McNab says warning signals about problems with the bond issues started to appear shortly before the allegedly self-arranged murder in June of one of the company’s owners, Jeff Wiggill.
One of the conditions that companies such as IAM had set for providing the cash was that First Strut must change its auditors. The new auditors were due to be appointed in June, when First Strut’s financial statements were supposed to be released.
Global Credit Ratings withdrew the BBB rating because the financials were not available. A bond with a rating below BBB is considered a “junk bond”.
McNab says that Investec’s R435-million exposure to First Strut is part of the more than R40 billion in corporate debt that Investec manages on behalf of its South African institutional clients.
The debt was placed in seven close-ended funds (there is a pre-determined limit on the amount that may be in the funds). The funds are part of the Investec Credit Opportunities Strategy Portfolio,.
The total value of these seven portfolios, which aim to produce high-yield returns above those offered by cash, is R15 billion.
McNab says the funds in the Credit Opportunities Strategy Portfolio have an excellent five-year track record (both before and after the collapse of First Strut), with returns above 13 percent a year since inception.
However, he concedes that the default will reduce the returns by about 40 basis points (0.4 percent) over the life of the funds.
The best fixed-income returns come from the corporate bonds, because the market more than compensates investors for expected defaults, McNab says.
He says that a default is not normally the result of fraud but rather of adverse market conditions or operational problems at the business that issued the bond.
The risk of default is factored into the total expected returns of the portfolio. If asset managers wanted to avoid the risk of default, they would have to invest in “risk-free” AAA-rated bonds – but investors would receive far lower returns, McNab says.
PROBE INTO WHETHER LAWS WERE BROKEN
The Financial Services Board (FSB) is attempting to establish the full extent to which investors may be exposed to the multi-billion-rand collapse of South Africa’s largest unlisted company, First Strut.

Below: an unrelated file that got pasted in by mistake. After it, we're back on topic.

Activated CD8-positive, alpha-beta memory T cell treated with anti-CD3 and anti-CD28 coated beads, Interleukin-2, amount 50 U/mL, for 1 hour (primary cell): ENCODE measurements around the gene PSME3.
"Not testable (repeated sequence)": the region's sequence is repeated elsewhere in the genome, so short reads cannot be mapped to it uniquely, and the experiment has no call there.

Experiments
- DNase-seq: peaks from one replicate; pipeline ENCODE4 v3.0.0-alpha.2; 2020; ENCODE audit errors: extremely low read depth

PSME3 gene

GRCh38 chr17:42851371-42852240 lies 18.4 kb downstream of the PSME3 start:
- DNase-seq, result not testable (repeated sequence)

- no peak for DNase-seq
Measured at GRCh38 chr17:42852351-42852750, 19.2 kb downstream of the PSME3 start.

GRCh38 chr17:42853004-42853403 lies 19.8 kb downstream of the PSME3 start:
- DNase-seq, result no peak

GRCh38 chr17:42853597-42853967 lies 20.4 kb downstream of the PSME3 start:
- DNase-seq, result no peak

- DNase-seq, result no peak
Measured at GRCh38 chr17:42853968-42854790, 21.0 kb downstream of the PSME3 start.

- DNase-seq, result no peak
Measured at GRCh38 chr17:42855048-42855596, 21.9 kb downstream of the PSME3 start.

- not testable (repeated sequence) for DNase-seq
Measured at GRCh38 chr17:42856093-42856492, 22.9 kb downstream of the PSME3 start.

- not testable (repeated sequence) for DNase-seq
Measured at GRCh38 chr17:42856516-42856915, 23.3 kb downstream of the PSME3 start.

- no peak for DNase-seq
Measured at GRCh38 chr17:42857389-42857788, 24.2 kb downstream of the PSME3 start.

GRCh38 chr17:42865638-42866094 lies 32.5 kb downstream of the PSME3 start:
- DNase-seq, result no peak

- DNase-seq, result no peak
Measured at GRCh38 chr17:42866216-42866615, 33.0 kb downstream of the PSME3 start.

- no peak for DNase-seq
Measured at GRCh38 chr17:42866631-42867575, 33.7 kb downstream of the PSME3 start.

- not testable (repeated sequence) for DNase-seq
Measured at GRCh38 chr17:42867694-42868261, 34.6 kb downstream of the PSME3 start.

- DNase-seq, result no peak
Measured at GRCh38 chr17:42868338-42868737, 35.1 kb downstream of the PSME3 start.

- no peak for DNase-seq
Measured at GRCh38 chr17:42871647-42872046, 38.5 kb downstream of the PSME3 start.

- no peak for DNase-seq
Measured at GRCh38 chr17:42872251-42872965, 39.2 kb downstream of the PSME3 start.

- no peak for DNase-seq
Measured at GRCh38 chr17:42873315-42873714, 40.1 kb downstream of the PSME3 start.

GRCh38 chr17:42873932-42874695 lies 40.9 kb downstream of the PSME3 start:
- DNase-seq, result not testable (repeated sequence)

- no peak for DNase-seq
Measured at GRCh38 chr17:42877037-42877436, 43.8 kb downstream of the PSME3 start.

The FSB is also investigating whether any of the laws and regulations that govern bond issues have been contravened.
Asset management companies are receiving letters from the FSB asking them what exposure, if any, they had to First Strut’s corporate bonds, which were listed on the JSE with an investment-grade rating of BBB.
FSB spokesperson Tembisa Marele says the investigation has a three-pronged approach, to determine whether there was:
* Compliance with the listing requirements for debt securities;
* Market abuse, including whether insider trading occurred and/or false statements were made in connection with the First Strut bonds; and
* Compliance by the credit rating services in assigning a BBB rating to the bonds.
Marele says the FSB is still in the early stages of its investigation.
ASISA STEPS UP BOND MARKET INVESTIGATION
The Association for Savings & Investment SA (Asisa) is expanding a two-year project into listings on the corporate bond market following the R925-million default on corporate bonds by South Africa’s biggest unlisted company, First Strut.
Asisa senior policy adviser Adré Smit, who chairs the association’s standing committee on fixed income, says a work group was appointed two years ago to look at various aspects of the corporate bond market.
The process starts with the JSE’s listing requirements for corporate bonds, he says.
The Financial Services Board (FSB) is in charge of regulating the securities markets, including the bond market, Smit says. The JSE is the FSB’s “policeman”, and its responsibilities include setting standards for the listing of debt.
Asisa’s members are asset management and life assurance companies that invest in corporate bonds on behalf of their clients. As such, Asisa wants to be sure that the listing requirements provide suitable protection.
Smit says the issues that the work group has been looking into for the past two years include:
* The processes that are followed before and after a listing;
* Standardising the terminology used in the corporate bond market; and
* The covenants, or conditions, that apply when a bond is issued – for example, that a company may not borrow more than a certain amount of its equity.
He says the conditions should not be so onerous that they push up the costs of borrowing on the bond market.
The advantage of the bond market for borrowers is that they can borrow with fewer onerous conditions and/or at lower interest rates than would be the case if they approached the banks.
The work group has to consider carefully how to strike the right balance between protection and costs, Smit says.
Although the First Strut default adds urgency to the work group’s investigation, it should not result in a knee-jerk over-reaction, he says.